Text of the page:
The demands of land-based drilling have evolved in recent years, requiring the drilling of complex, extended reach, horizontal wellbores to cross multiple production zones as well as to optimize the production of unconventional plays. Rotary Steerable System (RSS), technology is now being applied to enable drillers to meet today's directional challenges. The cost of operating these systems has limited their use to high profile land and offshore use in most cases leaving a technology gap to be addressed in markets with cost constraints.

Although RSS technology has proven its value in the field, adoption in low-cost applications has been limited. High lost in hole(LIH) rates, day rates that are double or triple that of mud motors, and harsh drilling environments that can lead to premature failure of RSS electronics are all barriers to the use of RSS in many land markets. The horizontal land market requires a technology capable of providing the performance of an RSS with a cost structure that doesn't place it out of reach for operators and regions on a limited budget.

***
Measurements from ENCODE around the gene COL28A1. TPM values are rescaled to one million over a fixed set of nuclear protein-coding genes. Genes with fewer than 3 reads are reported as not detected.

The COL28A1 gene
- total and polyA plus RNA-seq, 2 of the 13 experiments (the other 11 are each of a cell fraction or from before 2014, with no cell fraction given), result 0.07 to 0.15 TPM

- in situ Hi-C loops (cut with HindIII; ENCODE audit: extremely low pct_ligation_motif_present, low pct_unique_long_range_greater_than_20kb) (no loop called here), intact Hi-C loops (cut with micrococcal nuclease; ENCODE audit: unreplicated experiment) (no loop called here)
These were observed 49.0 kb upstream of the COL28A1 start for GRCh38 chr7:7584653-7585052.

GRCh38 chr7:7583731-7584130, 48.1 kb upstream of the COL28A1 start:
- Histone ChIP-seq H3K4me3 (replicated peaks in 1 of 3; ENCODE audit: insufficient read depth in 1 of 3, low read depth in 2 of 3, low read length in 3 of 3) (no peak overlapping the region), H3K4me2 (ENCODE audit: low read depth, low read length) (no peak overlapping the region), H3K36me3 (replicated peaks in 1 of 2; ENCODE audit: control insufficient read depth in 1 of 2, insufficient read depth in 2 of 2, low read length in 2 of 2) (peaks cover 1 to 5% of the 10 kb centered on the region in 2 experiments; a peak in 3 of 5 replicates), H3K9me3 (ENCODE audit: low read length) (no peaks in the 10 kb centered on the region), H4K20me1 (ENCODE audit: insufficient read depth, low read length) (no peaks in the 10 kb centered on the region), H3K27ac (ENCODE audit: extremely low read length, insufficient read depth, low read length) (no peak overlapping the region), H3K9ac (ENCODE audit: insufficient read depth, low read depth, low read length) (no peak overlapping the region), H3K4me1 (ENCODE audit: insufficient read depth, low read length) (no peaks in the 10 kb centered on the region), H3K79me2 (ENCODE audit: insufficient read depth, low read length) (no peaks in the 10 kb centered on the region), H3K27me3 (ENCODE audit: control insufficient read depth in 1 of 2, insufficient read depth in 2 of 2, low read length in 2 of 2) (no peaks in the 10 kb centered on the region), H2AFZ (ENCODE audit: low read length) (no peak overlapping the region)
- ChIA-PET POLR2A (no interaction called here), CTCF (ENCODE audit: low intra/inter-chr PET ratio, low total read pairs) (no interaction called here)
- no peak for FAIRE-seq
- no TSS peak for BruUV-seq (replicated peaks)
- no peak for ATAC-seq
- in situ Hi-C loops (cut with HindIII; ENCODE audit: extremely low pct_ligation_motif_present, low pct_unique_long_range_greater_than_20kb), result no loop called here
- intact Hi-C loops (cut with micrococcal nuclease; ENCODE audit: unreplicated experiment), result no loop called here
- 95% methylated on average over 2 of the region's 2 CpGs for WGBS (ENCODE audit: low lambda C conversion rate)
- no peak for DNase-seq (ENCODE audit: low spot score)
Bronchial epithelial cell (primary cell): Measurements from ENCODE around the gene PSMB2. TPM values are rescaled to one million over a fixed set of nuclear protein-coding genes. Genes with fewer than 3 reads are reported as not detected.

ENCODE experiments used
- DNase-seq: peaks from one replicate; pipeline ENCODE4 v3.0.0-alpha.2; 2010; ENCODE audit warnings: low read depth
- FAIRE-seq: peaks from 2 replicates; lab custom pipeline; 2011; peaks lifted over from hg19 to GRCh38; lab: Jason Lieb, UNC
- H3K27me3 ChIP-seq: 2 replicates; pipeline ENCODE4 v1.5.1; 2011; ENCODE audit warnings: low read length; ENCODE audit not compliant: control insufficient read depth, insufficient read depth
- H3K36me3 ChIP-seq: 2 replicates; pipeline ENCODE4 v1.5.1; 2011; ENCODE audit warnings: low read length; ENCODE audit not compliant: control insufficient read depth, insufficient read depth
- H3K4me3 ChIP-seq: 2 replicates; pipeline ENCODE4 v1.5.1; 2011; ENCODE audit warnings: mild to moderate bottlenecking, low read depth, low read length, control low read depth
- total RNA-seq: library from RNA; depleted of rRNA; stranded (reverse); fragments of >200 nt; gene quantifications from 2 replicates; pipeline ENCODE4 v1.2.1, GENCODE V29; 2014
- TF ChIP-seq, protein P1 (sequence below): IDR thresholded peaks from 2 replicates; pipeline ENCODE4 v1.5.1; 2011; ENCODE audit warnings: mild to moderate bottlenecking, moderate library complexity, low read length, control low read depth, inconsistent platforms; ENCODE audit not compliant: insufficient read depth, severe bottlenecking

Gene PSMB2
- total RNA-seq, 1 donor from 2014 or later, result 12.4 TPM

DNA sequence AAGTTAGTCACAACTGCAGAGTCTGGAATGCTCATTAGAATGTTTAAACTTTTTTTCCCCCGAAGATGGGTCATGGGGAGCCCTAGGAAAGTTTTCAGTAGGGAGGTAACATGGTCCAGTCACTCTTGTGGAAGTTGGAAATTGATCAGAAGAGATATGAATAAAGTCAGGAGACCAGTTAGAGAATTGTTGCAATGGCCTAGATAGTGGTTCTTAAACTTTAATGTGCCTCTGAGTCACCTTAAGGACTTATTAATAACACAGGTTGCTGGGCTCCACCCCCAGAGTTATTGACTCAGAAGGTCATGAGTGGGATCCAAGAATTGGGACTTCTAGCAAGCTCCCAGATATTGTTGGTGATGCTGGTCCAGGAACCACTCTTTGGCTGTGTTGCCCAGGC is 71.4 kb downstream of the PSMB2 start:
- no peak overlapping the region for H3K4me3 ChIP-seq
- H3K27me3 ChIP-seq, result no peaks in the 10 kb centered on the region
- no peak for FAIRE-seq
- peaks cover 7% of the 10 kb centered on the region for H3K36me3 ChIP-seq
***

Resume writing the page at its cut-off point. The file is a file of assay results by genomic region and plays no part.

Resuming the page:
Today a fully-mechanical rotary steerable tool has been developed that provides full 3D directional control during full rotation of the drill string without the high costs of conventional RSS tools and without the sensitive and costly electronics. This rugged and durable push the bit design withstands the most challenging of formations, and reduces the number of vibration related failures. Without the limitations of conventional electronics, this tool can also handle high temperature environments while improving ROP (rate of penetration) verse conventional RSS. A proven 3-point geometry and strategically placed stabilization are utilized to reduce tortuosity and drill a premium wellbore at a cost well below that of standard RSS.

This paper provides case studies from North American land operations proving the ability of this fully mechanical RSS to drill at ROP's up to 50% higher than a steerable motor. Reduction in operating cost of as much as 40% vs RSS and minimized financial risk associated with lost in holes charges (LIH) over conventional RSS are shown in the supporting study.

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